They say that beauty is in the eye of the beholder. I believe that it is best seen with the eyes closed.
As a teenager adults always commented on how pretty I was, but I didn’t believe them because my testosterone-loaded peers never affirmed it. I didn’t get asked out on one single date in high school.
Blond haired, blue-eyed, with a stick thin boy figure and extraordinary height, I lamented my lack of endowment and the moles on my face. I was oblivious to what I had, focusing on my perceived imperfections. But now, small breasts and distinctive beauty marks are the least of my imperfections and my height is diminished by my wheelchair.
At the age of 20, my body was decimated when an intoxicated driver ran a stop sign and broadsided the car I had been riding in. I was thrown out and run over by a 3,000 lbs. vehicle. After 34 reconstructive surgeries my body is crisscrossed with scars.
At first I was horrified about how “ugly” my legs looked. I saw myself as disfigured and that impression was confirmed by the horrified looks of young girls, mothers admonishing their children to not stare and people averting their eyes at the sight of me.
Every pointed glance, whispered comment, and averted eye bruised my self-esteem. Now if I even notice it, I laugh, stare back or make a sassy comment.
It wasn’t that one-day I had an epiphany. Acceptance was slow and came through many different experiences, but mostly through people. I met people who had exceptional physical beauty, but they were shallow, self-absorbed and cruel. And all their physical beauty could not hide their ugly personality. And other people who at first glance could not inspire any complimentary physical descriptions, but I was drawn to them physically and emotionally because of how they made me feel.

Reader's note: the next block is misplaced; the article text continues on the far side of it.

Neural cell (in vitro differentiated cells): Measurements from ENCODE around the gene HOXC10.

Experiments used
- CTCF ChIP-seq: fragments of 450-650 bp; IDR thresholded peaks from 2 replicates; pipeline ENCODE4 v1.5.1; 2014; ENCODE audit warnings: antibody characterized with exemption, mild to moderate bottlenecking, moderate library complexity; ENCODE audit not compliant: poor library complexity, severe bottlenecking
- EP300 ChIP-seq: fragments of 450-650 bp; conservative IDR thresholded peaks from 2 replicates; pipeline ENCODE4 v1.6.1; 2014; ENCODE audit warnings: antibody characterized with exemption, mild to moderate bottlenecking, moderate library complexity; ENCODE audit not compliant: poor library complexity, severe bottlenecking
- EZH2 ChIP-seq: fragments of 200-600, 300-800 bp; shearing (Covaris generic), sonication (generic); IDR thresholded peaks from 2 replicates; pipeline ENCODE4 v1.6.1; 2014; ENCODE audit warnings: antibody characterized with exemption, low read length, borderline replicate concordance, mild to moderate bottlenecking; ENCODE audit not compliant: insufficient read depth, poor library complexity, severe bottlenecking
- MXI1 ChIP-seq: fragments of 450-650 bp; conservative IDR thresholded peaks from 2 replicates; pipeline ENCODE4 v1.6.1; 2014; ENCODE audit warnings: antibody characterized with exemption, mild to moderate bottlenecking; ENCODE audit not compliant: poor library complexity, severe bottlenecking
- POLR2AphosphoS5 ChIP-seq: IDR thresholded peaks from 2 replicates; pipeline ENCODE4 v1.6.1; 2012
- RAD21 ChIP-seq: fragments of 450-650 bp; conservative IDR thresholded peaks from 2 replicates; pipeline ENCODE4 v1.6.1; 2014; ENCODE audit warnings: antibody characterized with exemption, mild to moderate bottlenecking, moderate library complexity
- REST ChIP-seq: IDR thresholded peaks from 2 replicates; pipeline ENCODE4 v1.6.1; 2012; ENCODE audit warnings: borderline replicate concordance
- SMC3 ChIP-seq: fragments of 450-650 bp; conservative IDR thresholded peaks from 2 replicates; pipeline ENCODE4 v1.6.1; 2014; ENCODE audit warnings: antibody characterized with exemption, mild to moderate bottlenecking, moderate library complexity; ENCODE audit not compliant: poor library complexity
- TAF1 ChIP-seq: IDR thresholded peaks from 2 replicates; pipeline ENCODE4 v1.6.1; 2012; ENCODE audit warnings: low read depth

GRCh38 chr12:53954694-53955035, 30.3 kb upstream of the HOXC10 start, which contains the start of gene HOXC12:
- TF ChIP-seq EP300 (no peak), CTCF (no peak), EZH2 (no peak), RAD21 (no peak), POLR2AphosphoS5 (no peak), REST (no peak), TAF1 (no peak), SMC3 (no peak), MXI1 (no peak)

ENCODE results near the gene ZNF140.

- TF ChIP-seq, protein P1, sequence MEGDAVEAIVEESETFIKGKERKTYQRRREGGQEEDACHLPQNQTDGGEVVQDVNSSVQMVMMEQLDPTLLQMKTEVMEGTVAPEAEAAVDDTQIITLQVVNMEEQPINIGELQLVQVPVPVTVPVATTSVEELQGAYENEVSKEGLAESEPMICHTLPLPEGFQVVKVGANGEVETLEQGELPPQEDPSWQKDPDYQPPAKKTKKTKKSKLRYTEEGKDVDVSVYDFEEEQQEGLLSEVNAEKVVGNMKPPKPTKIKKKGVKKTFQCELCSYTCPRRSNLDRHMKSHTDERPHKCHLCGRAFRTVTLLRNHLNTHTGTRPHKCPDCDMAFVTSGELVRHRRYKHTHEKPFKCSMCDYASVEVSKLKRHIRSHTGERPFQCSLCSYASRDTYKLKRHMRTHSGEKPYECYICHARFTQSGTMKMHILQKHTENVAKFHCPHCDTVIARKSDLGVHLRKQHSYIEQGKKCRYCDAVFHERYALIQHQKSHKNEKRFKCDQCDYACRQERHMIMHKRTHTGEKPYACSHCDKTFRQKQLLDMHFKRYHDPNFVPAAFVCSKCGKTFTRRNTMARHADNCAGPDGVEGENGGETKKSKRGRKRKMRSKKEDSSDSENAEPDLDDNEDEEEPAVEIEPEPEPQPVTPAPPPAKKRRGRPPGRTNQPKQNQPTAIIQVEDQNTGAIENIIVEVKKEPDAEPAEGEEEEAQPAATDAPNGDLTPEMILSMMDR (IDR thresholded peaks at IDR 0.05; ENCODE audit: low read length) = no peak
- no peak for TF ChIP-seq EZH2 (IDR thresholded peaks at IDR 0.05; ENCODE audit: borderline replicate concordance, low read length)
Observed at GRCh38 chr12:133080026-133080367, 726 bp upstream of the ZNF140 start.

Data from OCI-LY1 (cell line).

Our society defines beauty by physical perfection achieved through camera filters, fad diets and Photoshop. Beauty is a multi-billion dollar business that is taking its toll on women through bulimia, anorexia and yes, even plastic surgery. No matter the consequences, there are women who would do anything to look like the movie stars and models in the magazines.
I refuse to let someone else define beauty for me, particularly if it’s Hollywood or a magazine. Truly beautiful people shine from the inside out. It’s a beauty that never fades, not with wrinkles or extra weight earned through age. That is the type of beauty that I aspire to. That is how I believe beauty should be defined.
When I look in the mirror I don’t think “Oh my scars are so ugly.” I barely notice them. What you look like isn’t important, what’s important is who you are inside and the choices you are making in your life.
Now put down the fashion magazine, turn off the T.V. and quit looking in every mirror you pass. Close your eyes, now you can really assess what will enhance your beauty.
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